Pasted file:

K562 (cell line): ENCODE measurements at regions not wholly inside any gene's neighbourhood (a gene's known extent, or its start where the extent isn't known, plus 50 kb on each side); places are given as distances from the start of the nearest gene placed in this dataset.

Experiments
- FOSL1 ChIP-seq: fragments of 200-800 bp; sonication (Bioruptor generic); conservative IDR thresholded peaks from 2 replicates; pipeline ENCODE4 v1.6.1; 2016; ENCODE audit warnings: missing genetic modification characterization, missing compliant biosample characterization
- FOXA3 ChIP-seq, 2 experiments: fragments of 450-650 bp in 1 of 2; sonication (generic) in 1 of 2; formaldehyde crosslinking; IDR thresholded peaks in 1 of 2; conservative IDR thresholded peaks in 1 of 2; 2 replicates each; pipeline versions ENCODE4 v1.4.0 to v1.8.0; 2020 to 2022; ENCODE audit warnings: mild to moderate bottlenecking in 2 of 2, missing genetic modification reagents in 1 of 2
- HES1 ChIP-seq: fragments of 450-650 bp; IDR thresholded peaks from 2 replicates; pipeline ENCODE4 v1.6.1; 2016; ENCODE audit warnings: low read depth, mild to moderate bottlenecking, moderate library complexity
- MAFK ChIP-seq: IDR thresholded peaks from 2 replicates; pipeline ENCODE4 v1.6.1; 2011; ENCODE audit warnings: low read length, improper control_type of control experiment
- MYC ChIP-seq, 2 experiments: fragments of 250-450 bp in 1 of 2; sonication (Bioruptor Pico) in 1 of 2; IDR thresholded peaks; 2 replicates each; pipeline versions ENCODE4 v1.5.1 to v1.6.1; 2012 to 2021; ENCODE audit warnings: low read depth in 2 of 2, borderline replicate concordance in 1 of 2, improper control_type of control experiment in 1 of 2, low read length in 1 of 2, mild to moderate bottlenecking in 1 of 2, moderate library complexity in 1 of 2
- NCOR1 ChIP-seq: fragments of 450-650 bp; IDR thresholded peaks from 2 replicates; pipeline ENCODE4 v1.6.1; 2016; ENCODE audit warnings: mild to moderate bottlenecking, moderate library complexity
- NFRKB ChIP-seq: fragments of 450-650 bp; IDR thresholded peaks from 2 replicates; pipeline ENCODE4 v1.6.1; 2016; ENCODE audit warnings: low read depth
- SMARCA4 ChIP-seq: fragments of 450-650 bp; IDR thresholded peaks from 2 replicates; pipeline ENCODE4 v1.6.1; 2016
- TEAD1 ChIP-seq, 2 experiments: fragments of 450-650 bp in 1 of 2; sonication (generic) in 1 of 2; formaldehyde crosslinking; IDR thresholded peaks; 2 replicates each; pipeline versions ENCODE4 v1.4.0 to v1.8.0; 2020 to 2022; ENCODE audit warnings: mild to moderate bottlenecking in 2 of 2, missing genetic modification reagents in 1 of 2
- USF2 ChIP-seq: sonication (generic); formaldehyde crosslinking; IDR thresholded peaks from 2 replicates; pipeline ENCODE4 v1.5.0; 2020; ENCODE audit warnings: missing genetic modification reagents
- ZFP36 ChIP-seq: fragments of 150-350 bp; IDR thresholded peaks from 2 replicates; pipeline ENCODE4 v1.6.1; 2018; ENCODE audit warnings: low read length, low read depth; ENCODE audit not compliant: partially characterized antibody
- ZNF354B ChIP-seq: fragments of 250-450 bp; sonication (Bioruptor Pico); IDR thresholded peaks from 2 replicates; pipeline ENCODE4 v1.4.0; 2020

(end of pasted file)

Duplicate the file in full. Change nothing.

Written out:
K562 (cell line): ENCODE measurements at regions not wholly inside any gene's neighbourhood (a gene's known extent, or its start where the extent isn't known, plus 50 kb on each side); places are given as distances from the start of the nearest gene placed in this dataset.

Experiments
- FOSL1 ChIP-seq: fragments of 200-800 bp; sonication (Bioruptor generic); conservative IDR thresholded peaks from 2 replicates; pipeline ENCODE4 v1.6.1; 2016; ENCODE audit warnings: missing genetic modification characterization, missing compliant biosample characterization
- FOXA3 ChIP-seq, 2 experiments: fragments of 450-650 bp in 1 of 2; sonication (generic) in 1 of 2; formaldehyde crosslinking; IDR thresholded peaks in 1 of 2; conservative IDR thresholded peaks in 1 of 2; 2 replicates each; pipeline versions ENCODE4 v1.4.0 to v1.8.0; 2020 to 2022; ENCODE audit warnings: mild to moderate bottlenecking in 2 of 2, missing genetic modification reagents in 1 of 2
- HES1 ChIP-seq: fragments of 450-650 bp; IDR thresholded peaks from 2 replicates; pipeline ENCODE4 v1.6.1; 2016; ENCODE audit warnings: low read depth, mild to moderate bottlenecking, moderate library complexity
- MAFK ChIP-seq: IDR thresholded peaks from 2 replicates; pipeline ENCODE4 v1.6.1; 2011; ENCODE audit warnings: low read length, improper control_type of control experiment
- MYC ChIP-seq, 2 experiments: fragments of 250-450 bp in 1 of 2; sonication (Bioruptor Pico) in 1 of 2; IDR thresholded peaks; 2 replicates each; pipeline versions ENCODE4 v1.5.1 to v1.6.1; 2012 to 2021; ENCODE audit warnings: low read depth in 2 of 2, borderline replicate concordance in 1 of 2, improper control_type of control experiment in 1 of 2, low read length in 1 of 2, mild to moderate bottlenecking in 1 of 2, moderate library complexity in 1 of 2
- NCOR1 ChIP-seq: fragments of 450-650 bp; IDR thresholded peaks from 2 replicates; pipeline ENCODE4 v1.6.1; 2016; ENCODE audit warnings: mild to moderate bottlenecking, moderate library complexity
- NFRKB ChIP-seq: fragments of 450-650 bp; IDR thresholded peaks from 2 replicates; pipeline ENCODE4 v1.6.1; 2016; ENCODE audit warnings: low read depth
- SMARCA4 ChIP-seq: fragments of 450-650 bp; IDR thresholded peaks from 2 replicates; pipeline ENCODE4 v1.6.1; 2016
- TEAD1 ChIP-seq, 2 experiments: fragments of 450-650 bp in 1 of 2; sonication (generic) in 1 of 2; formaldehyde crosslinking; IDR thresholded peaks; 2 replicates each; pipeline versions ENCODE4 v1.4.0 to v1.8.0; 2020 to 2022; ENCODE audit warnings: mild to moderate bottlenecking in 2 of 2, missing genetic modification reagents in 1 of 2
- USF2 ChIP-seq: sonication (generic); formaldehyde crosslinking; IDR thresholded peaks from 2 replicates; pipeline ENCODE4 v1.5.0; 2020; ENCODE audit warnings: missing genetic modification reagents
- ZFP36 ChIP-seq: fragments of 150-350 bp; IDR thresholded peaks from 2 replicates; pipeline ENCODE4 v1.6.1; 2018; ENCODE audit warnings: low read length, low read depth; ENCODE audit not compliant: partially characterized antibody
- ZNF354B ChIP-seq: fragments of 250-450 bp; sonication (Bioruptor Pico); IDR thresholded peaks from 2 replicates; pipeline ENCODE4 v1.4.0; 2020